Encaustic Arts Magazine WINTER 2017 - Page 40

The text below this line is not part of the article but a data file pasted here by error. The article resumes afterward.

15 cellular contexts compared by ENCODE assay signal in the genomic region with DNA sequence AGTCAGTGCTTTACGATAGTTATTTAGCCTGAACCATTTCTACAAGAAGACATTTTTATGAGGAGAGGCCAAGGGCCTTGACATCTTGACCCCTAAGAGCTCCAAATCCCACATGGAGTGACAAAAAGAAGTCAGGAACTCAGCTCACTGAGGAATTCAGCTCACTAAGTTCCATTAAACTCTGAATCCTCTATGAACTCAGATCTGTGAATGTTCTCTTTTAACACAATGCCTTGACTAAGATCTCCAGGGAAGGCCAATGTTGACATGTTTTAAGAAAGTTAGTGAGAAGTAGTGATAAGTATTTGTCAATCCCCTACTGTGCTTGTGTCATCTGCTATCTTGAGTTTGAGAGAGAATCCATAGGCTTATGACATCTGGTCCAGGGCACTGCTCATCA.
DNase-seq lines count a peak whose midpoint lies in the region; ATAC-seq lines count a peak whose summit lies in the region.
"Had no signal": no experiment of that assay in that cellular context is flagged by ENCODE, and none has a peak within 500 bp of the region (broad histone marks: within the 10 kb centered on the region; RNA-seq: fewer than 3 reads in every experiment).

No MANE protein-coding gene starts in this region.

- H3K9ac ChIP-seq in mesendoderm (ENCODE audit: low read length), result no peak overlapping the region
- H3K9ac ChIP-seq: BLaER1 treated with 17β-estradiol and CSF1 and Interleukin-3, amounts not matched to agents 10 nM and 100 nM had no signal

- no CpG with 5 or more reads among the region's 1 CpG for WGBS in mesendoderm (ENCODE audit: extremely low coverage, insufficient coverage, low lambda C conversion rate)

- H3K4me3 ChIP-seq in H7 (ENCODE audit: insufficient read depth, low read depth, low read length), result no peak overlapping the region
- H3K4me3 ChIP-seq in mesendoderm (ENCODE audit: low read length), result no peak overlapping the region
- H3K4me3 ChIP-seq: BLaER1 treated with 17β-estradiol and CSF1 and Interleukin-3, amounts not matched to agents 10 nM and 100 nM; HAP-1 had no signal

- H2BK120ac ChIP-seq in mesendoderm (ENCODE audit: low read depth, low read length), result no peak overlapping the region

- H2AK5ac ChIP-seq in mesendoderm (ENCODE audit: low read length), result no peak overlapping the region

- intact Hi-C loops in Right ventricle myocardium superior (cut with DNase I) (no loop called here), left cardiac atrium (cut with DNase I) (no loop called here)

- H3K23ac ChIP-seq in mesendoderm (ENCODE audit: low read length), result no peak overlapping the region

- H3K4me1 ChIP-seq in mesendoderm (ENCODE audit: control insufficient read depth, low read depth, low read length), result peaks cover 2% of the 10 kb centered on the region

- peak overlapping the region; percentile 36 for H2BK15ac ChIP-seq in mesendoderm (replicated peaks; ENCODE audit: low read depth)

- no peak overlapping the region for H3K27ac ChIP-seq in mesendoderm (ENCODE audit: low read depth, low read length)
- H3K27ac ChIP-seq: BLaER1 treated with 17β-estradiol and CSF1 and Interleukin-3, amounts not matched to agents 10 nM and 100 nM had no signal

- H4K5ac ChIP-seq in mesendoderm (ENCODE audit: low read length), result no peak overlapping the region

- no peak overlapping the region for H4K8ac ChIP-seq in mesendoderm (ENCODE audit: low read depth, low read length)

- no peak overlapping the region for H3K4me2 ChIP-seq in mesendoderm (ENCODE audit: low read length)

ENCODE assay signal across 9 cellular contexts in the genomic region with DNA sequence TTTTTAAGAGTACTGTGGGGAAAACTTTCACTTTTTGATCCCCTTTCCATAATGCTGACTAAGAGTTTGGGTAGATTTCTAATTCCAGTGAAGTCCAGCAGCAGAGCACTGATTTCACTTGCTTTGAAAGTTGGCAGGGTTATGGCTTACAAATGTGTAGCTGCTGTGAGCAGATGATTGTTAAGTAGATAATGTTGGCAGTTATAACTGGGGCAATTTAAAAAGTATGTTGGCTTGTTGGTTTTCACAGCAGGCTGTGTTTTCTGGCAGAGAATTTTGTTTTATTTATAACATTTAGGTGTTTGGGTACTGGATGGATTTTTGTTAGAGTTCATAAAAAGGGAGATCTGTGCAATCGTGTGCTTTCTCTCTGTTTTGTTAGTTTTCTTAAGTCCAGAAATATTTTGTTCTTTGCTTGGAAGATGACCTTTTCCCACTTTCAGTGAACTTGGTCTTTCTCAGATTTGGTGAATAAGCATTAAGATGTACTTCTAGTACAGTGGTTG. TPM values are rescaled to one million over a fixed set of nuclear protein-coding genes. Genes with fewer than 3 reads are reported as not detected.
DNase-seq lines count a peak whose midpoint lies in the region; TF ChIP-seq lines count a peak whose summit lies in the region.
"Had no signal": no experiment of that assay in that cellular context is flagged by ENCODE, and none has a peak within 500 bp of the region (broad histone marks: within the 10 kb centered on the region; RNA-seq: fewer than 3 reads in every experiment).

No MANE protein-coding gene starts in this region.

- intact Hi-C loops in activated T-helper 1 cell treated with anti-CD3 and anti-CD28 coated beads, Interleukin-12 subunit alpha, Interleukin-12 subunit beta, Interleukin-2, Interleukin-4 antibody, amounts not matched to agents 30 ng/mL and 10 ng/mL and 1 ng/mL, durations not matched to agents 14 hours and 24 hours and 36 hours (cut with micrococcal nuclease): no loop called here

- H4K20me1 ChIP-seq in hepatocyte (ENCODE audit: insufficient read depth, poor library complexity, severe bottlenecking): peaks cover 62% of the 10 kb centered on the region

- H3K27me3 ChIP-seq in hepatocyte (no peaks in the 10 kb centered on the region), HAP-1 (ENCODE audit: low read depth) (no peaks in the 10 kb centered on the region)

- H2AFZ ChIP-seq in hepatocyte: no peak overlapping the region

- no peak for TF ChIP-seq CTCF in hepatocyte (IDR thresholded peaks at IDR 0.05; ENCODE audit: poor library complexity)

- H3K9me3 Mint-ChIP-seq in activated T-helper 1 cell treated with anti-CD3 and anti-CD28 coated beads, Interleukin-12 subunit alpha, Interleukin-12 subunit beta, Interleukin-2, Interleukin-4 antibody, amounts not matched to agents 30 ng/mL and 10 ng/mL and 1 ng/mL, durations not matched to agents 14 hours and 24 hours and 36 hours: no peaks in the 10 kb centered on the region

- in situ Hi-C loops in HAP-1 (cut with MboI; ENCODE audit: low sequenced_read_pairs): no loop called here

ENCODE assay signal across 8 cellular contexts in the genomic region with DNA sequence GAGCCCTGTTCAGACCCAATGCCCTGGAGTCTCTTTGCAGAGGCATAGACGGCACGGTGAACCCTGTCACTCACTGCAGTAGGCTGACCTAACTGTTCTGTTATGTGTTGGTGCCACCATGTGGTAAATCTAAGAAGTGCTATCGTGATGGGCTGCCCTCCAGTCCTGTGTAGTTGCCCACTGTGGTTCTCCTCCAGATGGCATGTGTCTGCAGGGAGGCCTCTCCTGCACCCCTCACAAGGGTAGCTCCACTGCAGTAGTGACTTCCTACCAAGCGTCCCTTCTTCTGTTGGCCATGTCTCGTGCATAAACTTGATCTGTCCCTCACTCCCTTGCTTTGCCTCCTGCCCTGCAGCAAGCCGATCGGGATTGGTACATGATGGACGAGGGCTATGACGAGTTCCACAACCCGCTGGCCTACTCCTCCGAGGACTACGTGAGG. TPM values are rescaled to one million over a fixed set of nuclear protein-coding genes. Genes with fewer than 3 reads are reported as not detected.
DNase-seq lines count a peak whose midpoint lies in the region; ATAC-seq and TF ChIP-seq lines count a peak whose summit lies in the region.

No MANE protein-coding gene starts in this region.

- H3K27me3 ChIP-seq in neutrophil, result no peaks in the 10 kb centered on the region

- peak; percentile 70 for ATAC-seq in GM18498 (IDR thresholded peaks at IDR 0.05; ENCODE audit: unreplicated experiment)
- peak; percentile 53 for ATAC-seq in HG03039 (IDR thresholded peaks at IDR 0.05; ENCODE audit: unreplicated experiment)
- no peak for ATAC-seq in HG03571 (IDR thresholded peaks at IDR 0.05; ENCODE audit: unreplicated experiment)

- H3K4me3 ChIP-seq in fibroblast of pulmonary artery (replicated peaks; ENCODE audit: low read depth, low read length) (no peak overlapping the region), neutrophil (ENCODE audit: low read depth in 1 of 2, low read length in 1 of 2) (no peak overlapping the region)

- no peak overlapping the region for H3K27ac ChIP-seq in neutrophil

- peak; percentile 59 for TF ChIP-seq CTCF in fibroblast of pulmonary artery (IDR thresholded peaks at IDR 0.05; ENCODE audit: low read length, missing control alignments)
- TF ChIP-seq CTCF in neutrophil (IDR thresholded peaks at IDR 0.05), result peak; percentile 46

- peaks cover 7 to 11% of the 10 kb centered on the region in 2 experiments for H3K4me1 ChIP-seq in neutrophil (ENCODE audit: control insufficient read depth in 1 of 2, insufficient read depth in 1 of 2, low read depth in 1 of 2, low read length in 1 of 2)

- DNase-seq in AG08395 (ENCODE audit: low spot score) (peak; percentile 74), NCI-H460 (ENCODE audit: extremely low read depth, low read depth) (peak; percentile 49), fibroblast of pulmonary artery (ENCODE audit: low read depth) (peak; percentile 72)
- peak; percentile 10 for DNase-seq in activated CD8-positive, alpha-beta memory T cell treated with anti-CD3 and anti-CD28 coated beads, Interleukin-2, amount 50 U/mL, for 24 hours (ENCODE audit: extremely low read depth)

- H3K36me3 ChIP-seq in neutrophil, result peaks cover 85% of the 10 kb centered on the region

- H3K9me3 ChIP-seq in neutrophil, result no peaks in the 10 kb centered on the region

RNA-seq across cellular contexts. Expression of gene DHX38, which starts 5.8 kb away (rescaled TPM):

The notion of a petrified book became so intriguing to me, I kept leaning into that idea. Soon I was taking entire books and submerging them in a slow cooker of melted wax. Amazingly, paper soaks up wax faster and more readily than water, so all I have to do is immerse the book for a while and the entire thing is permeated, even the cover and spine. Once cooled, the book is hard and heavy, much like a dense block of wood. And like a block of wood, it can then be cut or carved. There is something very satisfying about this process; I am tunneling through someone else’s thoughts and words. Normally the whole point of a book is the content within it, by carving into the book itself I am connecting instead to the physicality of the book and obscuring the content: now you can only read the book in an aesthetic sense. The shapes I create have an erosive or weathered quality which maps the concept of eventual decay and loss onto the book, and by extension, onto ourselves.